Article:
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Major Takeaways:

  • Wevr is well-positioned to be a leader in both the production and distribution of VR content as VR becomes more and more mainstream
    • The company has an impressive, and growing, list of clients that includes Time, Inc., Deepak Chopra, cable network Adult Swim, and more
  • The company is committed to invest heavily in building not only individual experiences with content creators, but services, software, and platform capabilities to support that community
  • Wevr’s Transport – a triple-play solution for serving, hosting and producing VR content across every headset – It’s what CEO Neville Spiteri refers to as the “Netflix of VR,” a sort of platform-agnostic, one-stop browsing shop
  • Spiteri believes that hardware is ahead of content today in VR, and that Wevr’s platform will enable content creators to produce content and monetize using their platform
    • Wevr is working to empower creators and boost high quality content creation efforts to help further the “mainstreamization” of VR

From the Engadget article:

It’s pronounced “weaver.” And you might not be familiar with it now, but the LA-based virtual reality outfit is quietly positioning itself as the backbone of the industry. With one foot firmly planted in the production side of the business (the studio’s recent slate includes Sports Illustrated’s swimsuit issue) and the other in distribution, Wevr is primed for the impending mainstreamification of virtual reality. So when the public eventually goes gaga over VR goggles, Wevr will be right there, ready to deliver that content.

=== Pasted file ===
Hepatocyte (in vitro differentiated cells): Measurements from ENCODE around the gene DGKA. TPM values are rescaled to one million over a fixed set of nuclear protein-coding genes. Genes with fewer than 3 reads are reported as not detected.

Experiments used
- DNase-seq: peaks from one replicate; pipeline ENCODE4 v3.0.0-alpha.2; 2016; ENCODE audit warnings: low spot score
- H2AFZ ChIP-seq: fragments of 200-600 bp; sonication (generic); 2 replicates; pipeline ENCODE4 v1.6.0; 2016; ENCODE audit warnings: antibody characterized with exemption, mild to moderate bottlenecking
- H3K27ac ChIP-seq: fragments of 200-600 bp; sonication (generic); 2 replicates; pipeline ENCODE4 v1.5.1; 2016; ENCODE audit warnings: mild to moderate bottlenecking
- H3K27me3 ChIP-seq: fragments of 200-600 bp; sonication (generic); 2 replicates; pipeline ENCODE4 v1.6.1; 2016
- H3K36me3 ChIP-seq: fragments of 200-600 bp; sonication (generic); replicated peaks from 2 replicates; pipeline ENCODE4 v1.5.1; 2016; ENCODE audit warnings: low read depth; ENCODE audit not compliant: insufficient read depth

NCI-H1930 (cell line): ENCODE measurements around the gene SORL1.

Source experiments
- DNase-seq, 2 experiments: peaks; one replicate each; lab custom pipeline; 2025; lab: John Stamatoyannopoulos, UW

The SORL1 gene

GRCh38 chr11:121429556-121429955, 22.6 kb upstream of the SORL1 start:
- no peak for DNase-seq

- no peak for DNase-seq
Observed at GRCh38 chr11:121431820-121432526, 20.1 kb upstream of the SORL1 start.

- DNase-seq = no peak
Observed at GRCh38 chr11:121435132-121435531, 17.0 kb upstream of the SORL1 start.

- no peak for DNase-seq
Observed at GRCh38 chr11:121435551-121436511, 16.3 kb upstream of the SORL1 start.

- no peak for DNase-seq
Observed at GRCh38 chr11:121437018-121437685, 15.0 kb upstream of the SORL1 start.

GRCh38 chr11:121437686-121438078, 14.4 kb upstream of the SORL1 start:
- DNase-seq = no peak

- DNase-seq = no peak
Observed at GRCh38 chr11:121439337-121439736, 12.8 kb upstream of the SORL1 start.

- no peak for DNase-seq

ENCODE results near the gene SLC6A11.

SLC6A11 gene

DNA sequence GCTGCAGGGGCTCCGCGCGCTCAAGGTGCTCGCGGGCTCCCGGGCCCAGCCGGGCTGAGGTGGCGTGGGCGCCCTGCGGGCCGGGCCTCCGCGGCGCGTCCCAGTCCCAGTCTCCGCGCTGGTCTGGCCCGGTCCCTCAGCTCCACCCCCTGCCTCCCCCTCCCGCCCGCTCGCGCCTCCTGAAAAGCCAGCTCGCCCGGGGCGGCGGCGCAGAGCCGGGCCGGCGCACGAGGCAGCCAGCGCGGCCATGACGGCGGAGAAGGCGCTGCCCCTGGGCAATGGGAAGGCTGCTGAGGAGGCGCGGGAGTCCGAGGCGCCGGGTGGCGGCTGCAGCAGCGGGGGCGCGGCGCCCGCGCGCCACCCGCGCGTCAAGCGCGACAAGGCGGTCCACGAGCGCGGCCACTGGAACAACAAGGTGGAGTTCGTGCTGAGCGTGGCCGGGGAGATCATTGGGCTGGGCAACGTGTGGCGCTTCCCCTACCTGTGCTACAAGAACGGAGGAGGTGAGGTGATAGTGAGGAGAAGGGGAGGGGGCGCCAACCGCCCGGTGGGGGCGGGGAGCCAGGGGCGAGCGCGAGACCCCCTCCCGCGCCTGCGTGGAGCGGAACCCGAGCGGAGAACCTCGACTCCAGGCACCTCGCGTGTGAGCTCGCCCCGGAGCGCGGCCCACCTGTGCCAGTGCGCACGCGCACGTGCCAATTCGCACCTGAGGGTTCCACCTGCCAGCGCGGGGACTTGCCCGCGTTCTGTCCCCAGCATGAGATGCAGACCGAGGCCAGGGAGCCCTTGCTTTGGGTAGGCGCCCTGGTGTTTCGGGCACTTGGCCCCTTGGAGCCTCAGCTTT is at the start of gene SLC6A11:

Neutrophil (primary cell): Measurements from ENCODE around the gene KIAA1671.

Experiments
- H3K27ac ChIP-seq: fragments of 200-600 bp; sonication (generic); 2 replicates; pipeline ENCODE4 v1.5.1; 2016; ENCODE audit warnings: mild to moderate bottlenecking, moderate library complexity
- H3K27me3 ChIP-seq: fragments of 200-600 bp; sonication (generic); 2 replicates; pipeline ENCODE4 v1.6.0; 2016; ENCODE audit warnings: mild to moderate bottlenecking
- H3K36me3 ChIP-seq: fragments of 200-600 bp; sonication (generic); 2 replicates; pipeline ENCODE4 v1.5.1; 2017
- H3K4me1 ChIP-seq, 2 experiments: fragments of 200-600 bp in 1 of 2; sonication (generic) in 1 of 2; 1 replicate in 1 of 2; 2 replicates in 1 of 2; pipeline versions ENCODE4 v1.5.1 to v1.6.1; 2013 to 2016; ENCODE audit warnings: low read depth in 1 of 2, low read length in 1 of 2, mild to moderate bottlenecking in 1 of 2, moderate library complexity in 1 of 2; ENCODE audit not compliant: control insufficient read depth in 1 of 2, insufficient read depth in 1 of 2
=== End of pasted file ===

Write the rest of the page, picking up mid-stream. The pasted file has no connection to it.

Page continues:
That approach has helped Wevr amass an impressive roster of clients. The company has dipped into the music scene with rap group Run the Jewels, dabbled in stoner fare with cable network Adult Swim and produced an episodic thriller, Gone, made for Samsung’s Milk VR platform. Then there’s a planned VR project with spiritual guru and friend of Oprah Deepak Chopra, a partnership with Time that will see Wevr propelling the media company’s many brands into the VR space and a collaboration with writer/director Roger Avary (Pulp Fiction, The Rules of Attraction). And that’s just what Wevr’s talking about openly.

“We have very big, bold, brave plans to grow a community of VR creatives that really love VR and are really committed to the medium,” says Wevr CEO Neville Spiteri. “And we’re going to invest heavily in building not only individual experiences with content creators, but we’re starting to think through what services, what software, what platform capabilities do we need to roll out to support that community.”

At the time Spiteri made that comment, Wevr hadn’t yet taken the wraps off Transport, its triple-play solution for serving, hosting and producing VR content across every headset. It’s what Spiteri refers to as the “Netflix of VR,” a sort of platform-agnostic, one-stop browsing shop. That analogy is slightly off, though: Users will have to download these sizable VR files, not stream them. In that sense, it’s more akin to Steam, the online portal for PC game downloads, albeit with an available set of production tools for developers.